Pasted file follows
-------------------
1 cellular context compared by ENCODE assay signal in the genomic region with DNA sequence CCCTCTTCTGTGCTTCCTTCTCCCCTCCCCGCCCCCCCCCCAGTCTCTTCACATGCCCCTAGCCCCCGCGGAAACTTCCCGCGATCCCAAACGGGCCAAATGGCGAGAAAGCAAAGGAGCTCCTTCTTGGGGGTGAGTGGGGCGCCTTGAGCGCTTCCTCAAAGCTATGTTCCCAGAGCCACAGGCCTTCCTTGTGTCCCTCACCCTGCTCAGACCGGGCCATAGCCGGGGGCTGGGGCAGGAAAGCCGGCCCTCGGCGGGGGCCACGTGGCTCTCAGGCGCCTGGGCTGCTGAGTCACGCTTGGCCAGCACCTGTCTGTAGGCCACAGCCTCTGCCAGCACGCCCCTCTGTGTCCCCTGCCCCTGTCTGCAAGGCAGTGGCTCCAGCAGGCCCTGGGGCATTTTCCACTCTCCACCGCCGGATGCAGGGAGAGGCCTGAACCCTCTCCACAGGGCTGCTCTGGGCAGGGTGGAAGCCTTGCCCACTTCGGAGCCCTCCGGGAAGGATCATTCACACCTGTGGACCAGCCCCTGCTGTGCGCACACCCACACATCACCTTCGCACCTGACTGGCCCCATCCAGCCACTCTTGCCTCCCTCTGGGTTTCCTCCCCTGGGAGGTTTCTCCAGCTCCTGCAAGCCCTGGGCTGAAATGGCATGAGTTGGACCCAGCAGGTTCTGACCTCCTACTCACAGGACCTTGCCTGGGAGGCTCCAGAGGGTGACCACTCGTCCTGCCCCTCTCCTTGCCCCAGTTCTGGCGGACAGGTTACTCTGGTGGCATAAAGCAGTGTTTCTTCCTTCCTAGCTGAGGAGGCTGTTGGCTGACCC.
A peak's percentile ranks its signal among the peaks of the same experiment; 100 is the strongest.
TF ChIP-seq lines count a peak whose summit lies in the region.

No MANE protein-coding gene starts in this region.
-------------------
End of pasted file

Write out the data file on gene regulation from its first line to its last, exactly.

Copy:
1 cellular context compared by ENCODE assay signal in the genomic region with DNA sequence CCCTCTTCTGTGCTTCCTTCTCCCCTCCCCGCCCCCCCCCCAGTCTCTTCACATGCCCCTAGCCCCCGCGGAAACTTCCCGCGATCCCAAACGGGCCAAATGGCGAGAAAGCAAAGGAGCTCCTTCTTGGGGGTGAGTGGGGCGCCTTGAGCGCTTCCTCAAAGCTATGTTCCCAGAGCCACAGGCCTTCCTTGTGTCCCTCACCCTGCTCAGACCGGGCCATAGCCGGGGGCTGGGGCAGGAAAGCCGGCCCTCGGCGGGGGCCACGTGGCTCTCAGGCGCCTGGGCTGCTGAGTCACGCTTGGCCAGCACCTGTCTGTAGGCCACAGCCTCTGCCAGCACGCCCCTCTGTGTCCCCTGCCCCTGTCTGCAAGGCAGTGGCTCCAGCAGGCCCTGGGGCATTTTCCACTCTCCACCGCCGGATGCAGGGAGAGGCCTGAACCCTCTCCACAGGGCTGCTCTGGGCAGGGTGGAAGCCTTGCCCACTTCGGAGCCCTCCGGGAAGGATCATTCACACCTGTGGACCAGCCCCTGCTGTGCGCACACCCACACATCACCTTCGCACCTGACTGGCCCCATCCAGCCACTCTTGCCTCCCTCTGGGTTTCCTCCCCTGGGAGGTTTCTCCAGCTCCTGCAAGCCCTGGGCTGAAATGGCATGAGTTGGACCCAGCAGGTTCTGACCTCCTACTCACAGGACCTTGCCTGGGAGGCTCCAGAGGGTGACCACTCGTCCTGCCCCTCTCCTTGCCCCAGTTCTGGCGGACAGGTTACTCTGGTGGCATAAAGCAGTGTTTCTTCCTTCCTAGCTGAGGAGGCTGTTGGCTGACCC.
A peak's percentile ranks its signal among the peaks of the same experiment; 100 is the strongest.
TF ChIP-seq lines count a peak whose summit lies in the region.

No MANE protein-coding gene starts in this region.